Wednesday, 1 June 2011

Learned Helplessness


Equine Behaviour Term of the Week: "Learned Helplessness"
Individuals learn to be helpless to avoid a negative experience.
They believe they have no control over their unpleasant or harmful conditions, and their actions are futile, so they lose motivation or their “want to"
Have you ever seen this happen to a horse being trained for the show ring?
Do you think people can experience situations where they feel helpless too?
“Let’s be thinking riders!”

Monday, 30 May 2011

My horse/My friend? Part 2


I recently read an article explaining the concepts of Equine Facilitated Learning, a discovery/recovery program for people using horses as the teachers. The authors praised the program’s ability to enable self discovery and personal transformation through the horse/human connection. Comments from EFL participants spoke of quality time with the horse, opening a deeper connection, receiving a message of horse wisdom, consensual leadership, and letting horse lead the way.

Now, I’m all for self examination. The Bible encourages us to “ponder the path of your feet” and Socrates concurs that an unexamined life is not worth living. Friends, family and riding coaches are good at pointing out areas in us that need examination, but if we’re humble enough to listen. But I have to draw the line at the EFL practitioner’s claim that horses, as teachers, “share their presence and unconditional compassion.” I learn from horses as I would learn from a mirror. They naturally reflect the best and the worst in me. No motives, empathy, desire to help – they just do what they do without thinking about it.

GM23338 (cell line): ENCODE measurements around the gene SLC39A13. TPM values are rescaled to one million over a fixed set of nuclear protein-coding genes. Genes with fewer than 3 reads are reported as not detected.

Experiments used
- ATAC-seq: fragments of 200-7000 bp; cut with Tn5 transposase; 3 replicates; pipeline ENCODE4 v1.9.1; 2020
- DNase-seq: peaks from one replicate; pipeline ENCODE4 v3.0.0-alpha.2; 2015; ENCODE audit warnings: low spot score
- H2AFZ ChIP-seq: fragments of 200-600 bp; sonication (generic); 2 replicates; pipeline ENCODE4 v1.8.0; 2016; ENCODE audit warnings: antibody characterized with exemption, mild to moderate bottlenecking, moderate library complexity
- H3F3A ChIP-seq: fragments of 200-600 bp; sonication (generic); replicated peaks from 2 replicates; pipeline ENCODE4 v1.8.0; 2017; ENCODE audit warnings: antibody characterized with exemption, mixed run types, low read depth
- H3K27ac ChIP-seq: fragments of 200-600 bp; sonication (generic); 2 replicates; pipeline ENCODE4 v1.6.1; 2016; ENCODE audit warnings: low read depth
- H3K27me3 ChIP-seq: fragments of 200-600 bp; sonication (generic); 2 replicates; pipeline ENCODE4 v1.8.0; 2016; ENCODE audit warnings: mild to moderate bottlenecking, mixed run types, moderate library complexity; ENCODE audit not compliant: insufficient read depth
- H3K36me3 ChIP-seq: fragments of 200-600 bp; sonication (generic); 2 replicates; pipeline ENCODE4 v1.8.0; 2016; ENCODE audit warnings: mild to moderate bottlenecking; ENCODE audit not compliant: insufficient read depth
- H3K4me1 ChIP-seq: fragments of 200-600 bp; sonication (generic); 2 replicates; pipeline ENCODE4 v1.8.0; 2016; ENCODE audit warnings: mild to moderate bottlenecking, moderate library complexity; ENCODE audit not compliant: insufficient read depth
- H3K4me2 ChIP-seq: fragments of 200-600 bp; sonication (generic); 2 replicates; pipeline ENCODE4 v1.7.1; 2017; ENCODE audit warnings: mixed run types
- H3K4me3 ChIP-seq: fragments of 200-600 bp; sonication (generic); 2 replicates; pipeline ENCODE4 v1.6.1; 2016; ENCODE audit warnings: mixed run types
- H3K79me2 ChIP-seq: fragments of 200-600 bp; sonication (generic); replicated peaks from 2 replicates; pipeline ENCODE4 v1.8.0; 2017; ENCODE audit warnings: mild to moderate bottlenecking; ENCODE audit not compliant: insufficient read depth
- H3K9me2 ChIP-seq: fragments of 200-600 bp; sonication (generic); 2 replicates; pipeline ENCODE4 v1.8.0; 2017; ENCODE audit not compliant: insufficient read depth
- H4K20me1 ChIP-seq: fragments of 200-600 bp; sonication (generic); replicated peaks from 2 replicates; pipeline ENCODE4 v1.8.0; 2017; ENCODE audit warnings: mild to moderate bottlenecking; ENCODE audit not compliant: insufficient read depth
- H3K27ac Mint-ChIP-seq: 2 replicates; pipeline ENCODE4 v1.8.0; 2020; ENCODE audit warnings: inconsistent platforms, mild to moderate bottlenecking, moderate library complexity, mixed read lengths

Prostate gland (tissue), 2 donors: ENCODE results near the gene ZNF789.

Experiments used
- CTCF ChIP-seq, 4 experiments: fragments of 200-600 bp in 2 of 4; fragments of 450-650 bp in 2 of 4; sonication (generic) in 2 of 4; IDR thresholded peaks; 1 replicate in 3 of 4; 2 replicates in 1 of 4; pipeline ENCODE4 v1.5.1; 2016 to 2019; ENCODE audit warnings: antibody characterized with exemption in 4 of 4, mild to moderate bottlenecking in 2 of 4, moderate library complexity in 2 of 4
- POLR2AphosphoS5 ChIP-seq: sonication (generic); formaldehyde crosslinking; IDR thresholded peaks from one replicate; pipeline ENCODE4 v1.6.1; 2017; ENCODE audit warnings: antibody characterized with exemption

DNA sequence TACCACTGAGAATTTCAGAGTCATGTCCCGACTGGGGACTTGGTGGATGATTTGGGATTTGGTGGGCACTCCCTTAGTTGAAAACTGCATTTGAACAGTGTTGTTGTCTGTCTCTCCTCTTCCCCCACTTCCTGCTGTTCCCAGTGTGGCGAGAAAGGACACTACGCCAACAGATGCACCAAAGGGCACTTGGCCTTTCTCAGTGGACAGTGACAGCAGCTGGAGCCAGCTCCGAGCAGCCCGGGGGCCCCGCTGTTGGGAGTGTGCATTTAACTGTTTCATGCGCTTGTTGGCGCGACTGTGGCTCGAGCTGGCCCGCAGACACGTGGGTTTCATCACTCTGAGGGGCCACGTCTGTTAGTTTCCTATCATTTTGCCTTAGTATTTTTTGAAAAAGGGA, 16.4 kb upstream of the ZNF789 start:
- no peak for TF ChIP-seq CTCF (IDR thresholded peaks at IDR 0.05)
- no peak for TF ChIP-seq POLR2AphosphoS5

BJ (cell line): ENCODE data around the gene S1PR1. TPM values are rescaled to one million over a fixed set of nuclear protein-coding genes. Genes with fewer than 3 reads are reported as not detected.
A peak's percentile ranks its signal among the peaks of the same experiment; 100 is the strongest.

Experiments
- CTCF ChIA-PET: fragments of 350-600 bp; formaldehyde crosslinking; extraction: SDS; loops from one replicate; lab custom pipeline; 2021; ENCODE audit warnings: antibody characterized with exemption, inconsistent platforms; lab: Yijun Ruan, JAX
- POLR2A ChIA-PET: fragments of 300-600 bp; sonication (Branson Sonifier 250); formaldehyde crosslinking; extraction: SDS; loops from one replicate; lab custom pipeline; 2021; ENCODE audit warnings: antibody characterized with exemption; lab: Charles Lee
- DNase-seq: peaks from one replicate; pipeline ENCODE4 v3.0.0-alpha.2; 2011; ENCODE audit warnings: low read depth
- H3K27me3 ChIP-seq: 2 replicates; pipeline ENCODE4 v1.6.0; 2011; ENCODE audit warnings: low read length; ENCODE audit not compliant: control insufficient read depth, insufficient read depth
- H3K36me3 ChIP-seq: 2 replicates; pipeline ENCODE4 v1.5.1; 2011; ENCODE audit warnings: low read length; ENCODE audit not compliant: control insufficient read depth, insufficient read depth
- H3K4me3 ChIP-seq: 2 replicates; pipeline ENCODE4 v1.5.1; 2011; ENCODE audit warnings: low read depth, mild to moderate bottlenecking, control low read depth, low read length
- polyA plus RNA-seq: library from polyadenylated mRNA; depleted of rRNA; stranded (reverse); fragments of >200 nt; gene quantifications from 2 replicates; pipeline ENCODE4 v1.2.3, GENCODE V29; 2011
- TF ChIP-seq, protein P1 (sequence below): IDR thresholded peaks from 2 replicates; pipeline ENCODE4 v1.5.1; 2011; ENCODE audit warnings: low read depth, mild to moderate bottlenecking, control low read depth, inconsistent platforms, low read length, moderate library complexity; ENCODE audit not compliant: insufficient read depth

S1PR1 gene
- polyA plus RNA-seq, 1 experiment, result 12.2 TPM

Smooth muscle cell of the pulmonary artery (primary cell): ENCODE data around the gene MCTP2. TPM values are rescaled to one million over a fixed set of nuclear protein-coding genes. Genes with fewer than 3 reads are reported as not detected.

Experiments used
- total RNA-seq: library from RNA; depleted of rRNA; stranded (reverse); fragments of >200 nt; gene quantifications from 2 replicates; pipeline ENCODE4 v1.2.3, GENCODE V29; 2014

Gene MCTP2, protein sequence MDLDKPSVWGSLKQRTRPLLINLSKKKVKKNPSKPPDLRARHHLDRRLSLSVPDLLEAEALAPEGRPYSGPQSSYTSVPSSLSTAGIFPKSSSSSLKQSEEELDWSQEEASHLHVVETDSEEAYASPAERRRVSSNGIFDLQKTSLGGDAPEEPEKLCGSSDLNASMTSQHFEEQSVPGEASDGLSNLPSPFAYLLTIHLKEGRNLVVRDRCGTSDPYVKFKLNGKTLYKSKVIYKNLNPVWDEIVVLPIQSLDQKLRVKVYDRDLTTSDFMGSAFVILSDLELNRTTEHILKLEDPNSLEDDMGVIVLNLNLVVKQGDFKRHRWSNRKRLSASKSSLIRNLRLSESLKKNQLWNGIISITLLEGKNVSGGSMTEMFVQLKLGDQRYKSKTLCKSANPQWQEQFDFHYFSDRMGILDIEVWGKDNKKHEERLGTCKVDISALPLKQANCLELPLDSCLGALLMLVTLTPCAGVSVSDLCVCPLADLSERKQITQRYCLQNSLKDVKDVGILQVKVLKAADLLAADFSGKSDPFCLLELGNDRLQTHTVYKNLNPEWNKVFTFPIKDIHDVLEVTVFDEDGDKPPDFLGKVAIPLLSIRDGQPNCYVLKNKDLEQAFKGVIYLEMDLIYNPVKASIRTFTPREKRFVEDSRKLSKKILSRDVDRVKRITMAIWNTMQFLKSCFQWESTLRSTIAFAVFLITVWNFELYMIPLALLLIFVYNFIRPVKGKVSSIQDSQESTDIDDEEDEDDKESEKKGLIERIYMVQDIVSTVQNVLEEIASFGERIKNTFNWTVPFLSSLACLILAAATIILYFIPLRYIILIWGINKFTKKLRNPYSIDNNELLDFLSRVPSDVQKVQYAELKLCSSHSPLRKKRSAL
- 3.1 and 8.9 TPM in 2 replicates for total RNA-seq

Monday, 23 May 2011

My horse/My friend? Part 1


Anyone who’s been dumped by a boyfriend or girlfriend questions themselves later if they read too much into the relationship…I guess he wasn’t that into me after all…

Can we read too much into our relationships with our horses?

Earlier this year in Horse and Rider magazine, readers shared how they would describe their relationships with their horses. “Someone to rely on.” “Mama’s boy.” “Peas in a pod.” Comments included “My horse shares my moods, always listens to me, and tests me all the time”.

Everybody is designed with a desire to be understood and loved unconditionally – warts and all. Can we expect this from a horse? Do horses share human emotions or do we gravitate towards relationship so much that we read their responses are from love, humour or scheming rather than pure instinct.

I believe we do our horses a disservice by failing to understand their uniquely equine mind.

When we attribute motives and emotions to them that are uniquely human, it’s called anthropomorphization.

Film makers and the retail industry bank on the trend over the past 50 years to see horses as companions. But here’s the rub – the viewpoint of the horse and that of the human is very different. As someone who studies and teaches equine behaviour, I’m increasingly aware that God has wired these animals differently than me.